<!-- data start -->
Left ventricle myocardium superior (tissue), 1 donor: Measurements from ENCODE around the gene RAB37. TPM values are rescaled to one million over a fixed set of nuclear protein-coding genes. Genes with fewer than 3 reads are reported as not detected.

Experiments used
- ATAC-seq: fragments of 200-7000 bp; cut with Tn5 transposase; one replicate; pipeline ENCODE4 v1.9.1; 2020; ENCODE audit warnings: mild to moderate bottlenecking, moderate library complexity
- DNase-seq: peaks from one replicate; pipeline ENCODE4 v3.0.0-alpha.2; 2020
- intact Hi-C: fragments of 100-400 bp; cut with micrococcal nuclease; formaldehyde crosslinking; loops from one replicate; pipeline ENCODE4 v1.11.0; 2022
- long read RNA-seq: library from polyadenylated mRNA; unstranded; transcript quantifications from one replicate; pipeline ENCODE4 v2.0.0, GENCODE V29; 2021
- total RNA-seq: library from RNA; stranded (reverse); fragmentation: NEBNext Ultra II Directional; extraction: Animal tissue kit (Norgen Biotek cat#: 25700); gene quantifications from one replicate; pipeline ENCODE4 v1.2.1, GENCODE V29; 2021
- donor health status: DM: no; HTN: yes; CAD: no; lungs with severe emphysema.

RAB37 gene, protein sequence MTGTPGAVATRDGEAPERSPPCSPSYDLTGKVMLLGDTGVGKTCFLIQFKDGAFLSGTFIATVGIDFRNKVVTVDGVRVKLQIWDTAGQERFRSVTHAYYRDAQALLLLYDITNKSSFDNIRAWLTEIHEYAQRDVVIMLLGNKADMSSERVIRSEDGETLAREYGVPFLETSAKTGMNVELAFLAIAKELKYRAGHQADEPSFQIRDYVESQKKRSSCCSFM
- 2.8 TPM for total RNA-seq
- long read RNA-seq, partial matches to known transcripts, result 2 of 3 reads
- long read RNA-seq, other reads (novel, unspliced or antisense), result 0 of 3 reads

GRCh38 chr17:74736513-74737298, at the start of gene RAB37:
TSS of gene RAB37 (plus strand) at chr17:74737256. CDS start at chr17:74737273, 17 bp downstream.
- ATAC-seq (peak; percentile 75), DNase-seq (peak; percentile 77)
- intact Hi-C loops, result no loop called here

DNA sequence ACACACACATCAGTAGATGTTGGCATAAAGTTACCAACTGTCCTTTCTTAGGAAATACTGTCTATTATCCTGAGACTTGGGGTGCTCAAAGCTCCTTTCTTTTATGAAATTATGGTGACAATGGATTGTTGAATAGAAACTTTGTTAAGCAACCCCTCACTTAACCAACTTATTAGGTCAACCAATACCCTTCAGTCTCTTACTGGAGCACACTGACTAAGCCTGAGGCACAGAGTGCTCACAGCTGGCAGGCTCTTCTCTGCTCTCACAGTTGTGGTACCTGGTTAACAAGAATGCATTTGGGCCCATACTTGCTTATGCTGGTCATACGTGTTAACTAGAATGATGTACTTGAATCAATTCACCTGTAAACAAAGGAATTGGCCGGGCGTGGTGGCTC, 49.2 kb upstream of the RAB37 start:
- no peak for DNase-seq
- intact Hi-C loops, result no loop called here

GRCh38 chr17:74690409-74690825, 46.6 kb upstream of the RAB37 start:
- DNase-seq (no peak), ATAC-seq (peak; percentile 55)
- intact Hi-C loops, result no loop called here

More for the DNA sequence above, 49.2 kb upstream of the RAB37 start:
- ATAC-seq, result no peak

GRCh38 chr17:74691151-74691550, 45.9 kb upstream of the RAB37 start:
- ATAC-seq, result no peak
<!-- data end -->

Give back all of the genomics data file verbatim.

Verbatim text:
Left ventricle myocardium superior (tissue), 1 donor: Measurements from ENCODE around the gene RAB37. TPM values are rescaled to one million over a fixed set of nuclear protein-coding genes. Genes with fewer than 3 reads are reported as not detected.

Experiments used
- ATAC-seq: fragments of 200-7000 bp; cut with Tn5 transposase; one replicate; pipeline ENCODE4 v1.9.1; 2020; ENCODE audit warnings: mild to moderate bottlenecking, moderate library complexity
- DNase-seq: peaks from one replicate; pipeline ENCODE4 v3.0.0-alpha.2; 2020
- intact Hi-C: fragments of 100-400 bp; cut with micrococcal nuclease; formaldehyde crosslinking; loops from one replicate; pipeline ENCODE4 v1.11.0; 2022
- long read RNA-seq: library from polyadenylated mRNA; unstranded; transcript quantifications from one replicate; pipeline ENCODE4 v2.0.0, GENCODE V29; 2021
- total RNA-seq: library from RNA; stranded (reverse); fragmentation: NEBNext Ultra II Directional; extraction: Animal tissue kit (Norgen Biotek cat#: 25700); gene quantifications from one replicate; pipeline ENCODE4 v1.2.1, GENCODE V29; 2021
- donor health status: DM: no; HTN: yes; CAD: no; lungs with severe emphysema.

RAB37 gene, protein sequence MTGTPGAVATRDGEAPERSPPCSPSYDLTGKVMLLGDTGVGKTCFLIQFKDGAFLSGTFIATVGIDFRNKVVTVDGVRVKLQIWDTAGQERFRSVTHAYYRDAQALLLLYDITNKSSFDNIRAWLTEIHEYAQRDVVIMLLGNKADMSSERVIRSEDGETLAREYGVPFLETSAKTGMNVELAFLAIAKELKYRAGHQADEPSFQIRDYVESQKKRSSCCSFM
- 2.8 TPM for total RNA-seq
- long read RNA-seq, partial matches to known transcripts, result 2 of 3 reads
- long read RNA-seq, other reads (novel, unspliced or antisense), result 0 of 3 reads

GRCh38 chr17:74736513-74737298, at the start of gene RAB37:
TSS of gene RAB37 (plus strand) at chr17:74737256. CDS start at chr17:74737273, 17 bp downstream.
- ATAC-seq (peak; percentile 75), DNase-seq (peak; percentile 77)
- intact Hi-C loops, result no loop called here

DNA sequence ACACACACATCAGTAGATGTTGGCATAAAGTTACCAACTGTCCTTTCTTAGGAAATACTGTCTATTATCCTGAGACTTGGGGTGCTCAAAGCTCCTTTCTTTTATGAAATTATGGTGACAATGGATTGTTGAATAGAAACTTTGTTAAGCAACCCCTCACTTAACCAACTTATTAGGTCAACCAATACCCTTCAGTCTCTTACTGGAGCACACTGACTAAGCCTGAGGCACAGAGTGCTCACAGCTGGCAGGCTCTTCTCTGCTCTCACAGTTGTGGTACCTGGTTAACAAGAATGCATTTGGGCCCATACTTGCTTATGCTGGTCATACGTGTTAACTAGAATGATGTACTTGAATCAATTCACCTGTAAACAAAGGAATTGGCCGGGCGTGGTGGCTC, 49.2 kb upstream of the RAB37 start:
- no peak for DNase-seq
- intact Hi-C loops, result no loop called here

GRCh38 chr17:74690409-74690825, 46.6 kb upstream of the RAB37 start:
- DNase-seq (no peak), ATAC-seq (peak; percentile 55)
- intact Hi-C loops, result no loop called here

More for the DNA sequence above, 49.2 kb upstream of the RAB37 start:
- ATAC-seq, result no peak

GRCh38 chr17:74691151-74691550, 45.9 kb upstream of the RAB37 start:
- ATAC-seq, result no peak